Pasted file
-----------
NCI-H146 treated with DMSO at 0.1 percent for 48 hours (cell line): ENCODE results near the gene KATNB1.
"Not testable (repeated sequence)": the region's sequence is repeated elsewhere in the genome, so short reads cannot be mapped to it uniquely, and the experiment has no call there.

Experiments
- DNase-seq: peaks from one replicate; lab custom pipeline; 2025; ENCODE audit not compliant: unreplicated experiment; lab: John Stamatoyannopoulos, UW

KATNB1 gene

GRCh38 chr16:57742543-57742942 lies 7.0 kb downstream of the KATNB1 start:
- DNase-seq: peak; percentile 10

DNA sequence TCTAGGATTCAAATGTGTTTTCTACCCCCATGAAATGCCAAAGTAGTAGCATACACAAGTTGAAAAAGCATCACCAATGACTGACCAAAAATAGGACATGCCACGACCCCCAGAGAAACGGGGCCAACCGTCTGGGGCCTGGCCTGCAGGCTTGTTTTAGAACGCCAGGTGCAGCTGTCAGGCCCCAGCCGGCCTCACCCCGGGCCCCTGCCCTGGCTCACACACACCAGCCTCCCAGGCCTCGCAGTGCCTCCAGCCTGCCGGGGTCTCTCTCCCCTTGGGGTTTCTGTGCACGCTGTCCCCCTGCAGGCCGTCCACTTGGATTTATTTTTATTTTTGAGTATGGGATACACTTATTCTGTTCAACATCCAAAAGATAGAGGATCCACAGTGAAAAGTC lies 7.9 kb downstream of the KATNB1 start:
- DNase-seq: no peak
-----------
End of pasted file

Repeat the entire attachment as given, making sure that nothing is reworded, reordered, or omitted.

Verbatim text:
NCI-H146 treated with DMSO at 0.1 percent for 48 hours (cell line): ENCODE results near the gene KATNB1.
"Not testable (repeated sequence)": the region's sequence is repeated elsewhere in the genome, so short reads cannot be mapped to it uniquely, and the experiment has no call there.

Experiments
- DNase-seq: peaks from one replicate; lab custom pipeline; 2025; ENCODE audit not compliant: unreplicated experiment; lab: John Stamatoyannopoulos, UW

KATNB1 gene

GRCh38 chr16:57742543-57742942 lies 7.0 kb downstream of the KATNB1 start:
- DNase-seq: peak; percentile 10

DNA sequence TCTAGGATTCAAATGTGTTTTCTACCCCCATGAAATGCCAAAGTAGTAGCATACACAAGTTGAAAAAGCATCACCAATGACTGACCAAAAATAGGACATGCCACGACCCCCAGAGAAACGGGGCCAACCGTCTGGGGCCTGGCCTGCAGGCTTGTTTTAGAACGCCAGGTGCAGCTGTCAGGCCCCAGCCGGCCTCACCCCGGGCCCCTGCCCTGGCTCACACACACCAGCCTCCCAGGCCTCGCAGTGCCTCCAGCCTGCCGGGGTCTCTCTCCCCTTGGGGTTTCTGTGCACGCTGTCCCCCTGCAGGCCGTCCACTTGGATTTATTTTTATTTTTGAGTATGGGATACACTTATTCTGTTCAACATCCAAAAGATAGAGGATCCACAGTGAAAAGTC lies 7.9 kb downstream of the KATNB1 start:
- DNase-seq: no peak